Hollywood Know-How Makes Good Medicine

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Friday, June 13, 2014

A TRUE-See calibration slate A TRUE-See calibration slate (Courtesy of TRUE-See)

“Some doctors golf as their hobby,” says Shaun Carpenter, a wound care specialist in Louisiana; “my hobby is to make movies.” But in the process of amateur filmmaking, Dr. Carpenter has stumbled upon a way to improve his medical practice.

Several years ago, Carpenter made a short called Halfway, about the friendship of two boys in New Orleans. Carpenter wanted the film to look as good as possible, so he hired a local cinematographer named Francis James. Along the way, the two men got to talking about photography. Photographs are a crucial part of Carpenter’s clinical practice — the medical team uses them to record the size and colors of wounds and changes in the tissue as they heal. But, he says, “some of the wound pictures were out of focus, they were blurry — the quality was terrible.” When he asked James for advice, James was astounded at how bad the medical photos were: “I looked at what they were doing and I said, ‘Are these the pictures you are using in your medical records?’”

James began working with Carpenter’s team at North Shore Specialty Hospital in Covington, Louisiana. He first attempted to give the nurses more even, diffused light by giving them a jerry-rigged light source on a tall stand. The already overworked nurses looked at him like he was out of his mind. James quickly realized that controlling the conditions of the photography would be impossible. So he began thinking about the problem from the opposite direction: correcting the images afterward.

Borrowing a solution from the film industry, James developed a slate with colored squares and a graduated grid to be placed next to the wounds in the photos. A simple piece of software calibrates the colors in the image and saves it directly into the patient’s medical record. Standardized, color-corrected images mean less reliance on judgment calls and written descriptions. James and Carpenter called the system TRUE-See, and have applied for patents.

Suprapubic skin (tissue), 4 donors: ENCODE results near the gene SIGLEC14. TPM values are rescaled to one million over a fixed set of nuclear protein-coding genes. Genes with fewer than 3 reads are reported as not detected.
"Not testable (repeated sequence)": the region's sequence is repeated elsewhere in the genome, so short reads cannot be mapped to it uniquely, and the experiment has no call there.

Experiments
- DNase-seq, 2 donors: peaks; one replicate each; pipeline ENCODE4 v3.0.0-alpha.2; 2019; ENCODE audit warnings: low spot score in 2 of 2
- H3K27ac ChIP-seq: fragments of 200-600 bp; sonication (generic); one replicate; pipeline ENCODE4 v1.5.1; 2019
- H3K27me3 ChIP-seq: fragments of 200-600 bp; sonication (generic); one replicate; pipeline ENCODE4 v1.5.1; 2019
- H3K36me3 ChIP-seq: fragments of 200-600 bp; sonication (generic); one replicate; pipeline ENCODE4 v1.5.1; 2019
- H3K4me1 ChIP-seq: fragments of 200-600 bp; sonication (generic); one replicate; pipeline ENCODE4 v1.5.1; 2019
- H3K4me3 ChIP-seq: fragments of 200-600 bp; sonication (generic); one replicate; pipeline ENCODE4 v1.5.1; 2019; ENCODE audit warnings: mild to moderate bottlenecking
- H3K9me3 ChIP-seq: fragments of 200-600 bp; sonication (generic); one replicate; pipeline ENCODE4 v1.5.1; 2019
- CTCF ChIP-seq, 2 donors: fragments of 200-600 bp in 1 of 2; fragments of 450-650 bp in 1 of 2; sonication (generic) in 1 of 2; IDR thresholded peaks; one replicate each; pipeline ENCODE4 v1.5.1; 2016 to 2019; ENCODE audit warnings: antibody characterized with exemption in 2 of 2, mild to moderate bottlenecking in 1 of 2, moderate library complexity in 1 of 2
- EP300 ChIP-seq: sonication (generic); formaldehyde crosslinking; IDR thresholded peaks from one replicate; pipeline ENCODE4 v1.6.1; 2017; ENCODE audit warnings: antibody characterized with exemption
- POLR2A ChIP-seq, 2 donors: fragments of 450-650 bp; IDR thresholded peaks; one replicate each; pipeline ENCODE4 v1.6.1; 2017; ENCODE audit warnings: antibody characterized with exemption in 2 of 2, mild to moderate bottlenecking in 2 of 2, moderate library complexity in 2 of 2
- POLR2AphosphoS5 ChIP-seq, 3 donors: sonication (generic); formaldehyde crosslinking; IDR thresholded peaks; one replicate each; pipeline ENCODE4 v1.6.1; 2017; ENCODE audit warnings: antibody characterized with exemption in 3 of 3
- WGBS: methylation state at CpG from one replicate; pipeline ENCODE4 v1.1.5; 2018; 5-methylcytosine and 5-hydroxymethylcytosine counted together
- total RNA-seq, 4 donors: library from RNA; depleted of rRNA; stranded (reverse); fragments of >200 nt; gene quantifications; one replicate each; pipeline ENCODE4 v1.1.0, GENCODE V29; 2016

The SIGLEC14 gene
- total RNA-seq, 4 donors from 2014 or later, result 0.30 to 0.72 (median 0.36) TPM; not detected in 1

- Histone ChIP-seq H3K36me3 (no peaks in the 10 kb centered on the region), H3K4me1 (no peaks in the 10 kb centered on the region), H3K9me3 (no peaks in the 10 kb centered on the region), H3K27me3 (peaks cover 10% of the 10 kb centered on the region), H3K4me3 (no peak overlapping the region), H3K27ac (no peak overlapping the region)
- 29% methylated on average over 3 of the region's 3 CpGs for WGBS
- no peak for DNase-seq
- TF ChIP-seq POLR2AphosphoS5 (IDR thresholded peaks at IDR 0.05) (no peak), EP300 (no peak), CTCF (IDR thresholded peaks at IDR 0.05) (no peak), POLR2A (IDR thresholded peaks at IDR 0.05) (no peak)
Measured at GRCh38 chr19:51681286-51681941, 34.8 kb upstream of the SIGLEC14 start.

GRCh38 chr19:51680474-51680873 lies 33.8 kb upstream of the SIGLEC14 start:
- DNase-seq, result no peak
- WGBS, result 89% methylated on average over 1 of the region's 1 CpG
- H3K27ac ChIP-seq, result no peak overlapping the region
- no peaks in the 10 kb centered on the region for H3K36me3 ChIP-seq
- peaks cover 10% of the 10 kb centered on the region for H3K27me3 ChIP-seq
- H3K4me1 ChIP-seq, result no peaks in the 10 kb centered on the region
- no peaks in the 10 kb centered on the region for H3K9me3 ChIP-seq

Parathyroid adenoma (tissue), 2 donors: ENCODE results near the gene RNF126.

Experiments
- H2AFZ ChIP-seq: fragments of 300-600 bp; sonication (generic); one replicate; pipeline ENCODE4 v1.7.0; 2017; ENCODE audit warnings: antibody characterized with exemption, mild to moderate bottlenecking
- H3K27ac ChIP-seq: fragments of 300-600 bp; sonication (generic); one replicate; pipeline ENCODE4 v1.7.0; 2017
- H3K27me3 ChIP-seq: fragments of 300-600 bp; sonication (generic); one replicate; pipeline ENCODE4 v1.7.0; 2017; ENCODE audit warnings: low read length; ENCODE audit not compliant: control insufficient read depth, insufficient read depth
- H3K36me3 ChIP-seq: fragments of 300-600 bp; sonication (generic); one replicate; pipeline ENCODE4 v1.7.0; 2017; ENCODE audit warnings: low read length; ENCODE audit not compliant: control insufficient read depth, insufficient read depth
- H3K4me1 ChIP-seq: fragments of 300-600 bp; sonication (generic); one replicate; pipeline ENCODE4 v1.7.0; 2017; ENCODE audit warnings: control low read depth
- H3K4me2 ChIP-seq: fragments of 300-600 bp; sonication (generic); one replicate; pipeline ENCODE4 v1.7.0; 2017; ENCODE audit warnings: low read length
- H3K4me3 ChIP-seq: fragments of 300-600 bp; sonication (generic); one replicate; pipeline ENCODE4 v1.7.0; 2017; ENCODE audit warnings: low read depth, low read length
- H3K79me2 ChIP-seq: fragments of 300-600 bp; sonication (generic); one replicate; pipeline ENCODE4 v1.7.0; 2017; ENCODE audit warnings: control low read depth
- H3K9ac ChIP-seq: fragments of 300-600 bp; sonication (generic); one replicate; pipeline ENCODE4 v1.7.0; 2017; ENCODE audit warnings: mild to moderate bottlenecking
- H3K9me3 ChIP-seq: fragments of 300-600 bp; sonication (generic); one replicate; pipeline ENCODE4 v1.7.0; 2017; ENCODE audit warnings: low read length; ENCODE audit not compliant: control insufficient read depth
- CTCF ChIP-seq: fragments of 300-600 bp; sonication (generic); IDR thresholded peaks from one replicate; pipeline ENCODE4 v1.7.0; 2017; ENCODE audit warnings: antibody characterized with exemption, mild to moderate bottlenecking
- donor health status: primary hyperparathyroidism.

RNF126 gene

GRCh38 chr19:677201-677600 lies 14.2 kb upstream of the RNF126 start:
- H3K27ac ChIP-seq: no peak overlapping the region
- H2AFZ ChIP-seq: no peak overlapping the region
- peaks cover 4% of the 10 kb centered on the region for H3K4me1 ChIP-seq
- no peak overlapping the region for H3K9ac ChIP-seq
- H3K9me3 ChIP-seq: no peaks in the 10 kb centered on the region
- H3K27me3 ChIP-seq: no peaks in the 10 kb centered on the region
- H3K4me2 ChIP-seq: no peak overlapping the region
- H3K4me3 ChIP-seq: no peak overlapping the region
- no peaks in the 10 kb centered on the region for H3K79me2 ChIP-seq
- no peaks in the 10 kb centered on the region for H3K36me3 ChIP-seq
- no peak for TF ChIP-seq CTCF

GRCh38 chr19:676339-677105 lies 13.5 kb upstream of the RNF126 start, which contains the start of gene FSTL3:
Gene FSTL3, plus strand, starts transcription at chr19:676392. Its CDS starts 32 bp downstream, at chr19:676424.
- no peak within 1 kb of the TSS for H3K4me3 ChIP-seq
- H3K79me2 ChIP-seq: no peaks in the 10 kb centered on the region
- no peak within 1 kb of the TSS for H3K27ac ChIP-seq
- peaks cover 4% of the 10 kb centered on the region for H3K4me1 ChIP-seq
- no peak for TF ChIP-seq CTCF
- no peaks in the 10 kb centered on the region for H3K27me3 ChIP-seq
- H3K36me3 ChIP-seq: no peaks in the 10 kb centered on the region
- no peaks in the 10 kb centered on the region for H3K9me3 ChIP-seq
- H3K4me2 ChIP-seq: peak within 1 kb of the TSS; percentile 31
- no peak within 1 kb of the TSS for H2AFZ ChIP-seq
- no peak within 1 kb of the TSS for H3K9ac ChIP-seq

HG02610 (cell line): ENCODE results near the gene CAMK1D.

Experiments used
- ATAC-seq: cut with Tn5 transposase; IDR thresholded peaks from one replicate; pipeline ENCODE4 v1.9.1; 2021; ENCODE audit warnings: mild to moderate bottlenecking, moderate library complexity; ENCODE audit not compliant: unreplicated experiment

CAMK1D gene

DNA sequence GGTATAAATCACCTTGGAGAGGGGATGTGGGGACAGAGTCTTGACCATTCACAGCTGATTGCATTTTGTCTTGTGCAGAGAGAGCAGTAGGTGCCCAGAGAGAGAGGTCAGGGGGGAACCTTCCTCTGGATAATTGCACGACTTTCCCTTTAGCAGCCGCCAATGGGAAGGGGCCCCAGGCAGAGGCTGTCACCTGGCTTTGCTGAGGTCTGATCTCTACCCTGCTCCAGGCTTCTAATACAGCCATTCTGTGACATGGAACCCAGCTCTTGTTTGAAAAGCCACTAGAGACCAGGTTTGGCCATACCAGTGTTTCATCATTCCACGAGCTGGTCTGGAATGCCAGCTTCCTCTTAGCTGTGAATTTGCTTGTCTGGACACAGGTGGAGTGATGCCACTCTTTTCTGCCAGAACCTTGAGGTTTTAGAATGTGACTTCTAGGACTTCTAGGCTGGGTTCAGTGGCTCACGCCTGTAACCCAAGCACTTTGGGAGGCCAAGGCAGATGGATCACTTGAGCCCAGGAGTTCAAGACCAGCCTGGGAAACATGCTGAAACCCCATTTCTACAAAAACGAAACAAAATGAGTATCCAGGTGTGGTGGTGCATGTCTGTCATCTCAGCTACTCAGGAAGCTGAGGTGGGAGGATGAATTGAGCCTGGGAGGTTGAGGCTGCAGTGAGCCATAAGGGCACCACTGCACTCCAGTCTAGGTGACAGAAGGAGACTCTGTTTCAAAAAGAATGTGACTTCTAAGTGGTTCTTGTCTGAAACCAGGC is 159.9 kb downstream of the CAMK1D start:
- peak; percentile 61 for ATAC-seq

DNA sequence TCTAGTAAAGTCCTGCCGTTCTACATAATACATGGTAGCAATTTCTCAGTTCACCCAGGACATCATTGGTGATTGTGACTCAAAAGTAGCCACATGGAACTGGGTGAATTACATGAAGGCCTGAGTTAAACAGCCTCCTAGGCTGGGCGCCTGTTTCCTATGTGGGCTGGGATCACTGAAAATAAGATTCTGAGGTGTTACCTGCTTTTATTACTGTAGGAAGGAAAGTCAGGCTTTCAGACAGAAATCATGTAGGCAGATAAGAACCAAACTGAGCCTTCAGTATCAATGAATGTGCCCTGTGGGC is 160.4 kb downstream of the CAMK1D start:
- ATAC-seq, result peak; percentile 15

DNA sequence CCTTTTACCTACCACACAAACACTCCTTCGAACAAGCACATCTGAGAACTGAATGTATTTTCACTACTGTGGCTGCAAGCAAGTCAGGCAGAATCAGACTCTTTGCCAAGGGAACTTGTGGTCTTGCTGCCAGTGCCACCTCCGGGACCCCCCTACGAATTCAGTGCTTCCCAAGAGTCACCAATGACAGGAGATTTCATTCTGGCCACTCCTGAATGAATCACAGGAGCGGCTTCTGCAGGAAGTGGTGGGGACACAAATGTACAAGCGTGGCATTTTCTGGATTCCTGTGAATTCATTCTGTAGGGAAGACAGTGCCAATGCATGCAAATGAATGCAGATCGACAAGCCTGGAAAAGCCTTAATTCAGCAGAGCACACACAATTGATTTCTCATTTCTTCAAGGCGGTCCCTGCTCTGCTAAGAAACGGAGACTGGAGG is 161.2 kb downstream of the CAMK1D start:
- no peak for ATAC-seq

Carpenter believes the system is a leap forward in wound care. But unlike a lot of medical innovations, TRUE-See doesn’t rely on new technology — rather, on a new perspective on the problem. They took tried-and-true ideas from the film business and applied them to patient care. “I always joke that in the film industry we treat everything like it’s life or death,” James notes. “If Tom Cruise is waiting on something, it’s life or death. And I looked over at what the nurses and clinicians were doing and I said, ‘How can I make this something you can do? Because you are dealing with life and death. We’re not.’”

→ Has something you learned from a hobby ever helped you solve a serious problem? Tell us in a Comment below.

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Sara Robberson

Comments [1]

John J., PhD from Niantic, CT

Briefly, you asked about how scientific solutions were derived from everyday observations. As chemical oceanographer by training, I was out with a fly fishing guide who pointed out that two converging streams were of different temperatures. That indicated to me that we should be able to preliminarily deconvolute the proportions of each stream to the main stream. With that, we were able to estimate the relative water- and nutrient contributions to streams where we do not have (~$10k/yr) stream gages. This has become useful in understanding this streams contribution to eutrophication, hypoxia, and anoxia in a downstream estuary.

Jun. 14 2014 07:52 AM

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